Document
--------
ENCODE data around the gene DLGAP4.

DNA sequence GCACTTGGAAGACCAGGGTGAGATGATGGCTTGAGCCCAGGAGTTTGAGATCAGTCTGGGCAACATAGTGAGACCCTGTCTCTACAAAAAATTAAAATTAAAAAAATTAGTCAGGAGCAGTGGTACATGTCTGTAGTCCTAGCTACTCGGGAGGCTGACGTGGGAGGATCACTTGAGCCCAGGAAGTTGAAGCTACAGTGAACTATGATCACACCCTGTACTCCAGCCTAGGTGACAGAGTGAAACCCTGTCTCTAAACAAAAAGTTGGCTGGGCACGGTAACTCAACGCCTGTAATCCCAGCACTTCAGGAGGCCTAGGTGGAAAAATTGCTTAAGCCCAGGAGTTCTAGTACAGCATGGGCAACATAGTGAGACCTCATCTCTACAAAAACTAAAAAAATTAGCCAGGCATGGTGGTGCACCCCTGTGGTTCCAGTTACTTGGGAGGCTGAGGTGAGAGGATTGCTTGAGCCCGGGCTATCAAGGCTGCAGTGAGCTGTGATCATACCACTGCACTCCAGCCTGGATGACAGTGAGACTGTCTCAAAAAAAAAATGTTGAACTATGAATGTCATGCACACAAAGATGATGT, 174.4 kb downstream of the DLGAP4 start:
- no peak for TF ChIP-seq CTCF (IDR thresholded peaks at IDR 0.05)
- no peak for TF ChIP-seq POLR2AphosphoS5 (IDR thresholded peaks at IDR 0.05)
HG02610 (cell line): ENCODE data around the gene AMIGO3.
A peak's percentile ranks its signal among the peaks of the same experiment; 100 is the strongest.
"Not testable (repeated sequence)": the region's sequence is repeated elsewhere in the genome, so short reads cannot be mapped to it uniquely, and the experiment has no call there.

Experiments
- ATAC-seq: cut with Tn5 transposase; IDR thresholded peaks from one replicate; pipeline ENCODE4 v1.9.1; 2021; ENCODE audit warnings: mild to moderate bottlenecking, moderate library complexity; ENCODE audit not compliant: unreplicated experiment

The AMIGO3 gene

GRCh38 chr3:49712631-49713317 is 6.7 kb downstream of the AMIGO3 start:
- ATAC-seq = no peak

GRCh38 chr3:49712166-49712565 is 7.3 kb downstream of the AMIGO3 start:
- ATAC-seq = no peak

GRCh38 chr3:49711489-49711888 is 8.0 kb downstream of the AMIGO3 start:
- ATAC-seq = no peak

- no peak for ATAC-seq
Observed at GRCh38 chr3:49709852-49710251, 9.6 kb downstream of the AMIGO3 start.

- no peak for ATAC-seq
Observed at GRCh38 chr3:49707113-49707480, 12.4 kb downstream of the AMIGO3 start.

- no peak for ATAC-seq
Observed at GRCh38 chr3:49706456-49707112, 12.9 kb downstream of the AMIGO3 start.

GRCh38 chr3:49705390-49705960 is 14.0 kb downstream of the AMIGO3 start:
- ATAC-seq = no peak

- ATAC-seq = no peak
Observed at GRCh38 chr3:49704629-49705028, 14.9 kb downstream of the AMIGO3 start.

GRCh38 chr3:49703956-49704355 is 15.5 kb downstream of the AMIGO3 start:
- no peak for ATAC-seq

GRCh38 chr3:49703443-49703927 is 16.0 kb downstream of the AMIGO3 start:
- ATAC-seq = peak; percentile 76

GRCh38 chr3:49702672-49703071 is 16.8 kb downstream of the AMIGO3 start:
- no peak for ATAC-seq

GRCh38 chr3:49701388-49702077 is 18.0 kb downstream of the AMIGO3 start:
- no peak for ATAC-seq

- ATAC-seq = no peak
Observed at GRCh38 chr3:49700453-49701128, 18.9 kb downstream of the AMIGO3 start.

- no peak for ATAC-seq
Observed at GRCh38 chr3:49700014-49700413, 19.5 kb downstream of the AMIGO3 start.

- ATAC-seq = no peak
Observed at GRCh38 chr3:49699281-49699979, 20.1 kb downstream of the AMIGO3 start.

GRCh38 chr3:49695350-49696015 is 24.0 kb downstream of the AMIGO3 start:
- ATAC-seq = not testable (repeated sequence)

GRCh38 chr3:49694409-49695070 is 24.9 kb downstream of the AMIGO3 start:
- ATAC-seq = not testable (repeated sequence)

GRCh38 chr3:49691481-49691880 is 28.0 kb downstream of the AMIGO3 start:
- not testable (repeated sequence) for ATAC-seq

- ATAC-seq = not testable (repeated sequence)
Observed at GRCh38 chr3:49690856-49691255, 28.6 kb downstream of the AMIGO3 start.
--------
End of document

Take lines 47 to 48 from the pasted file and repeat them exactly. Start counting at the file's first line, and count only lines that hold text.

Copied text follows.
- ATAC-seq = not testable (repeated sequence)
Observed at GRCh38 chr3:49690856-49691255, 28.6 kb downstream of the AMIGO3 start.